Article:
• Every automated vehicle must be equipped with the following safety mechanisms and systems:

    1. A mechanism, easily accessible to the driver, that engages and disengages the automated driving system.
    2. A system that safely alerts the driver if a failure of the automated driving system is detected while it is engaged, and either –
      • requires the driver to take over all the dynamic driving tasks required to operate the vehicle, or
      • if the driver does not or is unable to take over all the dynamic driving tasks required to operate the vehicle, causes the vehicle to safely move out of traffic and come to a complete stop.
    3. A mechanism that allows the driver to take over all the dynamic driving tasks required to operate the vehicle if the automated driving system fails or if the driver disengages the automated driving system.

    Also, the driver of an automated vehicle shall remain at all times in the driver’s seat of the vehicle and shall monitor the vehicle’s operation.

  • Yes, self-driving cars will be much safer than human-driven cars, but not perfect. 93% of traffic collisions involve human error. Barrie Kirk, executive director of the Canadian Automated Vehicles Centre of Excellence predicts as many as 80% of accidents could be eliminated with self-driving cars.

    • Vehicle-to-Infrastructure (V2I) technologies and systems facilitate secure communication between AVs and municipal infrastructure such as traffic lights, with secure communication enabled by a combination of specialized hardware, software, NGN capabilities and 5G networks.
    • V2I refers to a wireless exchange of data between vehicles and roadway infrastructure. This exchange of data is typically bi-directional, allowing data from the roadside to be delivered to the vehicle, and data from the vehicle to be delivered to the roadside.
  • Future projects may include:

    • the ability for AV’s to send a signal to the cities LED street lights so they can turn brighter as the car approaches, and
    • the ability for ambulances and fire trucks to send a signal to the AVs telling them to pull off to the side of the road to provide right of way in emergencies.
  • Uber has opened a Toronto research hub for AV technology, and their self-driving cars are on the streets however they are all always in manual mode. “Manual mode” means that although the cars have self-driving capability, they will be operated by human drivers. The cars aren’t available for rides, they are conducting mapping tasks. Uber hopes to test cars in autonomous mode by the end of 2017.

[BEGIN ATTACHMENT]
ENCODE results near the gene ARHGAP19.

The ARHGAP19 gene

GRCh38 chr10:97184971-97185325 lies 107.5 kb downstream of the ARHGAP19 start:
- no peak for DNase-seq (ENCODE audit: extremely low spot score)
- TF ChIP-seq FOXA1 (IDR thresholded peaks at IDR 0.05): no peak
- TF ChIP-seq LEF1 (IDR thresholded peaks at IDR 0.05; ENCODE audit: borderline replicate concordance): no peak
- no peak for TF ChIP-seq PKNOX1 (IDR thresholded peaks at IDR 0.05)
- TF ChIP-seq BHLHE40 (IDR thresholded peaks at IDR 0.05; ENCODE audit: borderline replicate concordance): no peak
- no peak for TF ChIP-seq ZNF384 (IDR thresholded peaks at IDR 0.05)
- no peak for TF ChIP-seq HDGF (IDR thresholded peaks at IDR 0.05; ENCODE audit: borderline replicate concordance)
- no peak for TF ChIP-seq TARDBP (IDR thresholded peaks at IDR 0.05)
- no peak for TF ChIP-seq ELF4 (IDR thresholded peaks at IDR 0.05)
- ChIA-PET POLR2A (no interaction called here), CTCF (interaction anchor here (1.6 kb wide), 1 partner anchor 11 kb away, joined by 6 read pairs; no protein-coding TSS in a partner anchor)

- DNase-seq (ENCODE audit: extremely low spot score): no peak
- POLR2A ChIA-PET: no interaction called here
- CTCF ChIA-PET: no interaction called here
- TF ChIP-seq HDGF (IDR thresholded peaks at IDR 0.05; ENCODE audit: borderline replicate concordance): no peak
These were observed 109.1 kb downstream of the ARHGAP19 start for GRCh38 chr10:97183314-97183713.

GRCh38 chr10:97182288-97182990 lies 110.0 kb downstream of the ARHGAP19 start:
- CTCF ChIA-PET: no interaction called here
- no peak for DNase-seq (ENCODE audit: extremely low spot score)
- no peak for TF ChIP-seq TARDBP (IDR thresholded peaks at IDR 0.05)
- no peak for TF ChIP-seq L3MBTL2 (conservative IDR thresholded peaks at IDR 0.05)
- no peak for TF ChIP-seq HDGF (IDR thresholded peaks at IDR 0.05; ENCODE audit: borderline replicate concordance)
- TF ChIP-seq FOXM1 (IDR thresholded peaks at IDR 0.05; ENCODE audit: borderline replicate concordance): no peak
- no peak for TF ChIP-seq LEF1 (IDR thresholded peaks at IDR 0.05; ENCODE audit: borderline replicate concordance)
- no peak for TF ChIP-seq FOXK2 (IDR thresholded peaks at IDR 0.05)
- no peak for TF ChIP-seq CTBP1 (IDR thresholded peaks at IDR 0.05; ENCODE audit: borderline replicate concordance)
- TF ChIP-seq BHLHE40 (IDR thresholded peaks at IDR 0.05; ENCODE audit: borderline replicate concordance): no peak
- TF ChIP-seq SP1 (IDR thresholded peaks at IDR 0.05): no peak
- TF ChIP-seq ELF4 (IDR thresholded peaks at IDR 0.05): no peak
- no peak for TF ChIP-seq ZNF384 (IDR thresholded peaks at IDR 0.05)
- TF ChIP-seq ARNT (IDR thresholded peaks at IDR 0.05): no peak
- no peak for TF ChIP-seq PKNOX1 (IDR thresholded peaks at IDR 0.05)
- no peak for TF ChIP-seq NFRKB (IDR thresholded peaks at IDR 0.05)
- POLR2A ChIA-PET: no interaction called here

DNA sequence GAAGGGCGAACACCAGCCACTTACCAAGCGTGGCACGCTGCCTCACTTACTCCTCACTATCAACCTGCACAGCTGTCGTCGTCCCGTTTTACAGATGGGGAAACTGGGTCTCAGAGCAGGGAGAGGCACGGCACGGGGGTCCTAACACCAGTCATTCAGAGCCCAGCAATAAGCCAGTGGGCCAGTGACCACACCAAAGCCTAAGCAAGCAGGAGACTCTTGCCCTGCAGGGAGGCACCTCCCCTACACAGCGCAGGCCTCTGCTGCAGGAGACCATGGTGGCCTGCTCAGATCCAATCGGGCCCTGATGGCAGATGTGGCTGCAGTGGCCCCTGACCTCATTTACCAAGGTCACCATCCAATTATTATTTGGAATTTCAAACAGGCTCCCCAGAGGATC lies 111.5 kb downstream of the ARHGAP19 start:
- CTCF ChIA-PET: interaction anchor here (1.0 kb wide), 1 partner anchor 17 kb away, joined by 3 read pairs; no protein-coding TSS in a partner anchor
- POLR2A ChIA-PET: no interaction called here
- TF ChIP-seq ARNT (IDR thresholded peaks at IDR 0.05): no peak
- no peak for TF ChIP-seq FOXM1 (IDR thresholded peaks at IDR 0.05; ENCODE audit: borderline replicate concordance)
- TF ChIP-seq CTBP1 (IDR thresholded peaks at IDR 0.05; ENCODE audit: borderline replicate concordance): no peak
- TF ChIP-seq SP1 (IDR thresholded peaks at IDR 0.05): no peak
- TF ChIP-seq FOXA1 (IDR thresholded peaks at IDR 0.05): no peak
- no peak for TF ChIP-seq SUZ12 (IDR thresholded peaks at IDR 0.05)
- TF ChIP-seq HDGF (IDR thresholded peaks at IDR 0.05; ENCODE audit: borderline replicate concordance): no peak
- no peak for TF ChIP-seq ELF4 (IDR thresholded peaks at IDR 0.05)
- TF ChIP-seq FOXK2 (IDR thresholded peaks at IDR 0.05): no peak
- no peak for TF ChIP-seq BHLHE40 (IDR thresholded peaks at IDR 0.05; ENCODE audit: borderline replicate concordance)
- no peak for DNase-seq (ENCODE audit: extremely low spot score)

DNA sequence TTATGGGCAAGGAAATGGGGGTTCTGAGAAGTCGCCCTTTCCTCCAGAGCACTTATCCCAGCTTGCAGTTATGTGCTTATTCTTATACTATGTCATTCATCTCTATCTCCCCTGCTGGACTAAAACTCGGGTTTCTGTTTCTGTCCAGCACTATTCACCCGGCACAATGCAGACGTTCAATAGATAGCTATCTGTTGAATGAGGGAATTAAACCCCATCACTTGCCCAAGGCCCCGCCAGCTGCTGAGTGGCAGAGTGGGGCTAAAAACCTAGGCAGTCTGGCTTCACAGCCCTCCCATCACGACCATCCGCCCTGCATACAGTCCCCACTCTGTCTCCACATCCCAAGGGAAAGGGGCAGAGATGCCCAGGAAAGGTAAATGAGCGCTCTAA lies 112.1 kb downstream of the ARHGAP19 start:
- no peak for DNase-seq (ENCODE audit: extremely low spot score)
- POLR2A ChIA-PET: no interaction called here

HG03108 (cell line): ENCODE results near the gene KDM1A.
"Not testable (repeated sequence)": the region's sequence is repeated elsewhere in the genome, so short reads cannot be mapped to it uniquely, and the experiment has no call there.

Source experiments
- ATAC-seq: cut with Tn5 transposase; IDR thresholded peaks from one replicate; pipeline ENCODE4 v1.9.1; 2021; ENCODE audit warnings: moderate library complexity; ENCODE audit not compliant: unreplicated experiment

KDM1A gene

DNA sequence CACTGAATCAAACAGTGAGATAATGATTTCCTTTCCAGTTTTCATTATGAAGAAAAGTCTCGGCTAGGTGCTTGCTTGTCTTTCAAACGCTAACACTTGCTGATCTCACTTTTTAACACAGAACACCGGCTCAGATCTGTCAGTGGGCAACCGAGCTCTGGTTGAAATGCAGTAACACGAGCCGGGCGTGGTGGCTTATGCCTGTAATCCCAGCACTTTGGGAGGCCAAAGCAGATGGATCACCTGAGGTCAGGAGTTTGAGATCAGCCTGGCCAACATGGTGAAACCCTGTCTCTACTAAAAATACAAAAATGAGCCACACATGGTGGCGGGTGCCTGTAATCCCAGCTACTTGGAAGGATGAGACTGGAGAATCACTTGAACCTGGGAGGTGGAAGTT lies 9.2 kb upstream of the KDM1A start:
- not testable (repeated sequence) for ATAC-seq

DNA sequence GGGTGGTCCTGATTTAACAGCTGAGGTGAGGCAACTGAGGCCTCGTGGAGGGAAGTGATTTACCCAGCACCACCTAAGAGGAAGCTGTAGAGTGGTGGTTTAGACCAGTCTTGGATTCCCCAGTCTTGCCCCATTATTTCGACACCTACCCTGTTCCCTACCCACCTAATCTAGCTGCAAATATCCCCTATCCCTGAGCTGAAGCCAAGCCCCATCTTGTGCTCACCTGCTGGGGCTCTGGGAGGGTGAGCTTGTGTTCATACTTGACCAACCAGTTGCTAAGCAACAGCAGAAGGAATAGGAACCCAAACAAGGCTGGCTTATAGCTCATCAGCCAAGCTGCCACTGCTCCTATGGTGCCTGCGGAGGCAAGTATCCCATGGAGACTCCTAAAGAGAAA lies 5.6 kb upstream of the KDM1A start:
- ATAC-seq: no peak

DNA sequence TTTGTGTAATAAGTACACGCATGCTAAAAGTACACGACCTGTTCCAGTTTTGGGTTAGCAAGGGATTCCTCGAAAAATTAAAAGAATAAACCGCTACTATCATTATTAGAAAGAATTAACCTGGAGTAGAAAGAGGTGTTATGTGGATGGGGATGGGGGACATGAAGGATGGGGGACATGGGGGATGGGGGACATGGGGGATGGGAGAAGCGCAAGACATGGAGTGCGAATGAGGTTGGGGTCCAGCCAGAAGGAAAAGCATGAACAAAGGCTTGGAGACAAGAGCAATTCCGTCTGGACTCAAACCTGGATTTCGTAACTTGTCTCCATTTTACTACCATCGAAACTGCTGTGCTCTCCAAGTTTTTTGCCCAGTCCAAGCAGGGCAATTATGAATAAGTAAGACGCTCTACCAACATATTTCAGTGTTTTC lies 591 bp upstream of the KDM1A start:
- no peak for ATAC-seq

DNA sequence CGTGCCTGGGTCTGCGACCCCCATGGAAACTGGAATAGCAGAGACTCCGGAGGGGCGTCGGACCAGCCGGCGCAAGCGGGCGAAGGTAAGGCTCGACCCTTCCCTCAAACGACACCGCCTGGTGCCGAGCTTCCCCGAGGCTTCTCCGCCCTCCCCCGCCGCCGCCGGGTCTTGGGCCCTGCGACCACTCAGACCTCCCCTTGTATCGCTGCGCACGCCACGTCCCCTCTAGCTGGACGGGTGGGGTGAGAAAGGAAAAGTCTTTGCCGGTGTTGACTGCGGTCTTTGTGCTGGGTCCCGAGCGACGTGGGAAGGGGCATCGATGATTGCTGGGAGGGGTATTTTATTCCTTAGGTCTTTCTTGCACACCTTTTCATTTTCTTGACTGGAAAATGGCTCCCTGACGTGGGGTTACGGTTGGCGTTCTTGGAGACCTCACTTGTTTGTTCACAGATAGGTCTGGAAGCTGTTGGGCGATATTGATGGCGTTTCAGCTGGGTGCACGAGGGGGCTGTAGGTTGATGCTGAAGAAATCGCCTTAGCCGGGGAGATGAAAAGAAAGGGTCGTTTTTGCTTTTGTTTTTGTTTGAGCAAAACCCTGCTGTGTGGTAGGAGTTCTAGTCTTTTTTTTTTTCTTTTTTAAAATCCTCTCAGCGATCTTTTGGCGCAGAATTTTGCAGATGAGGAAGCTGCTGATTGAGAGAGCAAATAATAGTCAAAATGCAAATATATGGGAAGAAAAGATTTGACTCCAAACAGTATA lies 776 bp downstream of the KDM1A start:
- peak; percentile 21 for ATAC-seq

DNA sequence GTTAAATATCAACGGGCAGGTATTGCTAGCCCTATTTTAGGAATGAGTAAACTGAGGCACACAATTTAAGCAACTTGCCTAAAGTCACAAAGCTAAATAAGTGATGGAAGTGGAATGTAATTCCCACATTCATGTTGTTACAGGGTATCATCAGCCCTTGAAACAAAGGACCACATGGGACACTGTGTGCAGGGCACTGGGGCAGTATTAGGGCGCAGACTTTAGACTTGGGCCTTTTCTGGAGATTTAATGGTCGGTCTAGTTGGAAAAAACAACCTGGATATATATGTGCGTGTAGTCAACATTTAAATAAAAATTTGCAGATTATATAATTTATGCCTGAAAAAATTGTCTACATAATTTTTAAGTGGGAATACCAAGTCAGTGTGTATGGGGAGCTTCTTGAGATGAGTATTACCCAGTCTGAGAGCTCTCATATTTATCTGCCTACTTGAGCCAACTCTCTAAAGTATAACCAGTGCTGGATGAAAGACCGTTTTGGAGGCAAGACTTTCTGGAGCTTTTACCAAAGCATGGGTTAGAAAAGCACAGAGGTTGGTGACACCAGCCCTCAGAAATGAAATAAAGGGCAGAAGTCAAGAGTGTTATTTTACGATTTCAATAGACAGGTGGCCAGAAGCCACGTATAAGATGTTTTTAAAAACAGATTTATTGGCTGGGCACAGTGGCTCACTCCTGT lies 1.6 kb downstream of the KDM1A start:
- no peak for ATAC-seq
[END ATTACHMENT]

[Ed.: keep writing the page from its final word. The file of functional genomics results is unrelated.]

• The BlackBerry QNX Autonomous Vehicle Innovation Centre (AVIC) was created to advance technology innovation for connected and autonomous vehicles, independently as well as in collaboration with private and public sector organizations and research institutes. Building on the company’s 20 years of experience and leadership in the automotive industry, the centre will germinate new ideas and transform innovative concepts into reality through advanced engineering projects and demonstration vehicles tested on real roads.
    • Major components of IBM’s Watson, the internationally recognized cognitive system founded on Artificial Intelligence (AI) and machine learning, were developed here in Ottawa, largely thanks to IBM’s acquisition of Cognos Inc. in 2008. Watson contains the equivalent of 100 million books worth of information. Ottawa serves as the global headquarters for IBM’s Data Analytics.
    • In 2016, Amazon launched an R&D and engineering office in Ottawa to develop key applications and solutions for Alexa, the AI assistant that powers Amazon’s voice activated Bluetooth speaker, Echo.
    • Apple has also covertly opened an R&D office in Ottawa.

Want to learn more about why Ottawa is Canada’s AV Capital?

Take a look at how our city is putting the pedal to the metal, and accelerating the innovation with lots of exciting news. The world is watching!